Three best practices to maximize the value of your HCM

November 5, 2021
person talking on phone

A Human Capital Management (HCM) system is a major investment — in terms of time, effort, and money — for a business. These systems have wide-ranging capabilities; many market themselves as a one-stop shop for streamlining complex operations.

HCMs can help a business manage:

  • icon
    Business intelligence: data visualization, reporting, predictive analytics
  • icon
    Core HR capabilities: payroll, benefits admin, compliance, employee data management
  • icon
    HR service management: employee self-service, manager self-service, HR helpdesk, intranet, chatbots
  • icon
    Talent management: recruiting, onboarding, performance management, compensation, learning and development
  • icon
    Workforce management: time and attendance, planning and scheduling, leave management

Considering the significant financial outlay involved in purchasing a HCM system, it’s crucial you take full advantage of all its bells and whistles.

To ensure you get the most out of your HCM platform, follow these best practices to set your business up for an easy transition and long-term success.

1. Focus on the core functions of your HCM but be open to its broader uses

Ideally, before adopting a new HCM platform, you should have a strategy for its deployment: What challenges do you want this new system to address? How do you see it working with or transforming your existing processes? This will help you focus your attention.

If that strategy does not yet exist, don’t worry — it’s never too late to create one that will guide your decisions and actions going forward.

Once you’ve established the primary uses for your HCM platform, you can then consider its broader utility. Many HCMs can manage almost all aspects of your business, even if they may not outperform a particular stand-alone solution. It can be tempting to always go for the “best-in-class” solution to a given challenge, but consider the time, effort, and money saved by simply using the built-in features of your HCM. Don’t let the perfect be the enemy of the good. The marginal benefit of using an existing — if not perfect — system may well exceed that of taking on a new one.

Cloud-based HCMs may also have add-ons and additional modules that could expand its functionality and do more for your business. Don’t overthink it though — it’s best to first focus on the parts of your new HCM that can do the most for you. Less can be more, at least at first.

Once you’re up and running, stay up on software upgrades and tech advancements — things move increasingly fast, and you could be missing out on crucial and money-saving enhancements.

2. Keep things simple with integration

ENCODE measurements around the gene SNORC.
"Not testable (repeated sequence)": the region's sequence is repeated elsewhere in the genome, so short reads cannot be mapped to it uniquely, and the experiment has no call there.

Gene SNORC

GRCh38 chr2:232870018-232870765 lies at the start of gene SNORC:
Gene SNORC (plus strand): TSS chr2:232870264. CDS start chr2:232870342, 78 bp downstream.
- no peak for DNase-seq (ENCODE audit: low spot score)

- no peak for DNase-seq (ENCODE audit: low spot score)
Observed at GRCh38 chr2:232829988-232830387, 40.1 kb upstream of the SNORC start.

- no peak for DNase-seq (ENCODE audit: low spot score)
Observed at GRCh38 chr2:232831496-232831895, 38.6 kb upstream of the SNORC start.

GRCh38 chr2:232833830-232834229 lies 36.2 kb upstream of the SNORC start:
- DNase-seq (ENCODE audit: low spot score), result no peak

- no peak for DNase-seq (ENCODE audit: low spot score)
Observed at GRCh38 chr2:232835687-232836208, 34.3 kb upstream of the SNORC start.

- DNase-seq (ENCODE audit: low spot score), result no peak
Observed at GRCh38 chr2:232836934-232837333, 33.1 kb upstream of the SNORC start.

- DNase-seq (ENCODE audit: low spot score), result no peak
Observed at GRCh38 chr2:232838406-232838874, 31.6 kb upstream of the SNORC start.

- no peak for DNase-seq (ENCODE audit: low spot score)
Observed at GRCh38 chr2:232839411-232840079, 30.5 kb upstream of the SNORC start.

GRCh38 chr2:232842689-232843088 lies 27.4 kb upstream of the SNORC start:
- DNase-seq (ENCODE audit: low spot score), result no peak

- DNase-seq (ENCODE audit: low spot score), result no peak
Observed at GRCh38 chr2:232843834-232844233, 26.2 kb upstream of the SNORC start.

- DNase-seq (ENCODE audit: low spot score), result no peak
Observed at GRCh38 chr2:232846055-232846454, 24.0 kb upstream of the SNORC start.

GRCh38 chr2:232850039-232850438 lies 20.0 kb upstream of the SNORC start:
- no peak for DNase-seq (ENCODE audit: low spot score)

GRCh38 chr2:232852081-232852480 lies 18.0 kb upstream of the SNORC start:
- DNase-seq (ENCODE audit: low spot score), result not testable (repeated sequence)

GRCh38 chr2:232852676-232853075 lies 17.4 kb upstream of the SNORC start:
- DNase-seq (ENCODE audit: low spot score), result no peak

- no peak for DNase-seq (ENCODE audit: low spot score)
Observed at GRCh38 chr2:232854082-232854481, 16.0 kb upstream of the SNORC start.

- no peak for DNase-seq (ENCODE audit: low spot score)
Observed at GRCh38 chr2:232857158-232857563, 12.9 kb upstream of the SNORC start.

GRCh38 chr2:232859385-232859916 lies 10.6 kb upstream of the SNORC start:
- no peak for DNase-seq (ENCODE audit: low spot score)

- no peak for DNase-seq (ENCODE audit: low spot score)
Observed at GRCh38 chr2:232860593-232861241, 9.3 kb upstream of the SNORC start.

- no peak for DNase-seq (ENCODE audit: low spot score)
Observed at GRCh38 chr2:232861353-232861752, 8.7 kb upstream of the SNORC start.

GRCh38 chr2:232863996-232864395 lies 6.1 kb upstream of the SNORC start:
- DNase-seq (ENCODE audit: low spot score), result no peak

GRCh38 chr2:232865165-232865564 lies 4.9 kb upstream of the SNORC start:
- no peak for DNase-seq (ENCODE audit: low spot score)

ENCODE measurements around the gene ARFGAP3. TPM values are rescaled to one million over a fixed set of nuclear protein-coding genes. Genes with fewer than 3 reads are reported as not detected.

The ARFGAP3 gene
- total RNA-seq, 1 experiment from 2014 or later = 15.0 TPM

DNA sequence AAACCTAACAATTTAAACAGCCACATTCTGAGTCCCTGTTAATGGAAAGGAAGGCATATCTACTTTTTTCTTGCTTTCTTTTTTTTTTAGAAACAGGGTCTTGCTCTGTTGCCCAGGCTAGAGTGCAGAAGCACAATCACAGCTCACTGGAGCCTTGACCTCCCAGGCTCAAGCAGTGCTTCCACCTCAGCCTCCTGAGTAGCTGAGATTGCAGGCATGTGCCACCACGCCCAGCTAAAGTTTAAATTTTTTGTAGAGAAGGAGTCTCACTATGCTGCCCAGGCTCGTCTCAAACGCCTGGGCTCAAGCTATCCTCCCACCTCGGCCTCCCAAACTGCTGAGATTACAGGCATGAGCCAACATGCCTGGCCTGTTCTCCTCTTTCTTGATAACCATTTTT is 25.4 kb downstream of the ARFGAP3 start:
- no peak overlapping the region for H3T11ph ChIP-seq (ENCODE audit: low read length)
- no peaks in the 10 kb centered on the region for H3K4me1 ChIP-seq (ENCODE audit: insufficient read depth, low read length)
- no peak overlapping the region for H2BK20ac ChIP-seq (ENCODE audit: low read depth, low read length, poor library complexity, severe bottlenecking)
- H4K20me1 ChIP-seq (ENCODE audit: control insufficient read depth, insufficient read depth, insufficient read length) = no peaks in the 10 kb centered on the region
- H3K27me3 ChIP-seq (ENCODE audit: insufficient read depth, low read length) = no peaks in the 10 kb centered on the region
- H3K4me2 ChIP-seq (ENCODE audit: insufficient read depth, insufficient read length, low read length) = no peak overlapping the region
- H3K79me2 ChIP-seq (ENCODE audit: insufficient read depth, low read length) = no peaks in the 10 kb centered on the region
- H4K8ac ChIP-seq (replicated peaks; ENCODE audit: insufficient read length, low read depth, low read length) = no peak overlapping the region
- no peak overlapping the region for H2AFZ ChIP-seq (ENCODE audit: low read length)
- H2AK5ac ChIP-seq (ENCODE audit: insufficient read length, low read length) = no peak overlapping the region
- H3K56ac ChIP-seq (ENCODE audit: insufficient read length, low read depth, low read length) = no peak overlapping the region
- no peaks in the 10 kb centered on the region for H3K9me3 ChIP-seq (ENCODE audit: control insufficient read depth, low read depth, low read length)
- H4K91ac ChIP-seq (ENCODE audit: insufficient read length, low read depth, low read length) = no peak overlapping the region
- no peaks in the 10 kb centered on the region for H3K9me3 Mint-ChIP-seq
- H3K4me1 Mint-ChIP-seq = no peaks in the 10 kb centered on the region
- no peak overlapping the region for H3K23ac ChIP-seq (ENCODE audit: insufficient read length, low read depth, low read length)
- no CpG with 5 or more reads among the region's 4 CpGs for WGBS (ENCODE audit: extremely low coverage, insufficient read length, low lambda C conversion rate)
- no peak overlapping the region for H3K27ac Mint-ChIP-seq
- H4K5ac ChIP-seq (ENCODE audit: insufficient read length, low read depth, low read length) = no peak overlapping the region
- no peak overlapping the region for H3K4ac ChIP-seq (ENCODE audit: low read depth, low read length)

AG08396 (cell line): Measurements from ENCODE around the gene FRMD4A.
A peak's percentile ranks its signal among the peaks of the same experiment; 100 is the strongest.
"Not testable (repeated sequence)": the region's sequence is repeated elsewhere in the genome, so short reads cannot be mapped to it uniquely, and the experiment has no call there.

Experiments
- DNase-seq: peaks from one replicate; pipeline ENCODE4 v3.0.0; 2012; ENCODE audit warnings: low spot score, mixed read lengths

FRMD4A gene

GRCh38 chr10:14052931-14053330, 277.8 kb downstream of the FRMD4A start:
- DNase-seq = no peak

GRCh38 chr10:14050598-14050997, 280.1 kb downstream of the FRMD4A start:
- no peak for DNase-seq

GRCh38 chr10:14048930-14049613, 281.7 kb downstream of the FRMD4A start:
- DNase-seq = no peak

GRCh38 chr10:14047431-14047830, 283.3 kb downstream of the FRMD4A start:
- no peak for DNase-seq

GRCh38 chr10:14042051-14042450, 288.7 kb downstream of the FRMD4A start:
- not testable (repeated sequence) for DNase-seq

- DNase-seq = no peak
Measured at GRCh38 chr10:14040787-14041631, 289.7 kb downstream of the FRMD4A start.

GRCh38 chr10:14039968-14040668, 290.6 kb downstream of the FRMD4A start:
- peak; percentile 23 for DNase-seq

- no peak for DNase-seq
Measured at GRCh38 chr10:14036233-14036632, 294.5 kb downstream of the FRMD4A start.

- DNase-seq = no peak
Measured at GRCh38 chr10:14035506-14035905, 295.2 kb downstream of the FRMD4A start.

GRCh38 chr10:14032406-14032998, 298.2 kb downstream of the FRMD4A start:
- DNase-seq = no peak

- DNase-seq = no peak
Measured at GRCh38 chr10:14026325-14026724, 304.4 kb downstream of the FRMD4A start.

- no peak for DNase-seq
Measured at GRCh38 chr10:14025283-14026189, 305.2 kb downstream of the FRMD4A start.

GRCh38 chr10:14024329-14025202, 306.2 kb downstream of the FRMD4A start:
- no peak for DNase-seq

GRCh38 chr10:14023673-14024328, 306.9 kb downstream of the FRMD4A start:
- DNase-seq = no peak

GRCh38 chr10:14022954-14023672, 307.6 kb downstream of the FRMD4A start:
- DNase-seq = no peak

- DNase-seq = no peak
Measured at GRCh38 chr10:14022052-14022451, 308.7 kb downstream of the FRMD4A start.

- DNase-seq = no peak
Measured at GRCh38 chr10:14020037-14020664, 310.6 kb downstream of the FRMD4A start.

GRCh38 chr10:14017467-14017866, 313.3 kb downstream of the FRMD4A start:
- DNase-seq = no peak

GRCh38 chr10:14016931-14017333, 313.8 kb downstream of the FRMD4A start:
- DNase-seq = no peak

While HCMs are meant to eliminate stand-alone solutions and simplify HR management, a true “all-in-one” solution is not realistic these days. That means that integration is that much more important.

Now that you’ve made this commitment to a given platform, don’t overcomplicate things elsewhere. As you explore new vendors and stand-alone solutions, make it a priority that these new platforms integrate (seamlessly!) with your HCM.

Two-way integration between systems, with real-time updates that eliminate the need for manual data entry or time-consuming reconciliation, give your HR teams confidence that the information they see on their screen is correct. It’s the key to truly streamlining these complex and complicated processes. It also makes it easier for HR professionals to see how these different aspects of the employee experience intersect.

"The opportunities are plenty as we think about the HR platforms morphing into more of people platforms,” says Preetha Sekharan, Head of Digital Strategy and Digital Incubator at Unum. “Having access to not just the system of record but having more information about how people are engaging and experiencing these platforms helps us better solve and really improve that experience for them on the back end.”

Talk to existing vendors and emphasize the importance of integration with the HCM. Over time, if possible, move other aspects of your business — ones that cannot be managed via the HCM — to partners willing to provide easy communication between their product and your HCM.

3. Engage your employees around this new system

If your employees aren’t on board with a new system, then it will not succeed. Period. A new HCM is merely a tool; your employees are the ones pushing the buttons and making it work.

A great way to get them engaged is to make the HCM something they use every day — to sign up for benefits, to check their pay stubs, to request PTO. Consider the advantages of running open enrollment through your HCM rather than through a separate platform.

Keep in mind that almost everything is digital these days. Your employees probably spend much of their time both in and out of work looking at screens.

“One of the reasons people are burned out is we have so many tools and so many online systems at work that we never get away from it,” said global industry analyst Josh Bersin in a recent webinar about the future of the employee benefits experience.

quote icon

One of the reasons people are burned out is we have so many tools and so many online systems at work that we never get away from it.

Josh Bersin, Global Industry Analyst, Dean, Josh Bersin Academy


Human Capital Management systems can be a game-changer for employers. But the extent of that change, and the success of a new system, depends on employers doing crucial work both before and after implementation.